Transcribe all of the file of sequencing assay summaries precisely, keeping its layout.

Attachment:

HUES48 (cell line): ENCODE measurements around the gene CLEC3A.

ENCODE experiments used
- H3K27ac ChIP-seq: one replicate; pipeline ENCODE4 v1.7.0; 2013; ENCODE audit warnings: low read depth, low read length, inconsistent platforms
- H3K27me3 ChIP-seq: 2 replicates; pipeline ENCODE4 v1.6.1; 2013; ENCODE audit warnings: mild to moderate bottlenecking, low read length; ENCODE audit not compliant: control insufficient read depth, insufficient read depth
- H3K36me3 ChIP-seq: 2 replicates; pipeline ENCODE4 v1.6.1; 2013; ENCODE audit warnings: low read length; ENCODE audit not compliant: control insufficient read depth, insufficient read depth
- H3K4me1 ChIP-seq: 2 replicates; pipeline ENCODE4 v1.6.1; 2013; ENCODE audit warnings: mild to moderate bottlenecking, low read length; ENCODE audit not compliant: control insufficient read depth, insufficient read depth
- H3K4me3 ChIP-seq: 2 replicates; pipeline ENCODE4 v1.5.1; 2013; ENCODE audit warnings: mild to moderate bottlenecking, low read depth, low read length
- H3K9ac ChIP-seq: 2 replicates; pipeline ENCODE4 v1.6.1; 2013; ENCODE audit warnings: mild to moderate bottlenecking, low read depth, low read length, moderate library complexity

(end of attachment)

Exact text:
HUES48 (cell line): ENCODE measurements around the gene CLEC3A.

ENCODE experiments used
- H3K27ac ChIP-seq: one replicate; pipeline ENCODE4 v1.7.0; 2013; ENCODE audit warnings: low read depth, low read length, inconsistent platforms
- H3K27me3 ChIP-seq: 2 replicates; pipeline ENCODE4 v1.6.1; 2013; ENCODE audit warnings: mild to moderate bottlenecking, low read length; ENCODE audit not compliant: control insufficient read depth, insufficient read depth
- H3K36me3 ChIP-seq: 2 replicates; pipeline ENCODE4 v1.6.1; 2013; ENCODE audit warnings: low read length; ENCODE audit not compliant: control insufficient read depth, insufficient read depth
- H3K4me1 ChIP-seq: 2 replicates; pipeline ENCODE4 v1.6.1; 2013; ENCODE audit warnings: mild to moderate bottlenecking, low read length; ENCODE audit not compliant: control insufficient read depth, insufficient read depth
- H3K4me3 ChIP-seq: 2 replicates; pipeline ENCODE4 v1.5.1; 2013; ENCODE audit warnings: mild to moderate bottlenecking, low read depth, low read length
- H3K9ac ChIP-seq: 2 replicates; pipeline ENCODE4 v1.6.1; 2013; ENCODE audit warnings: mild to moderate bottlenecking, low read depth, low read length, moderate library complexity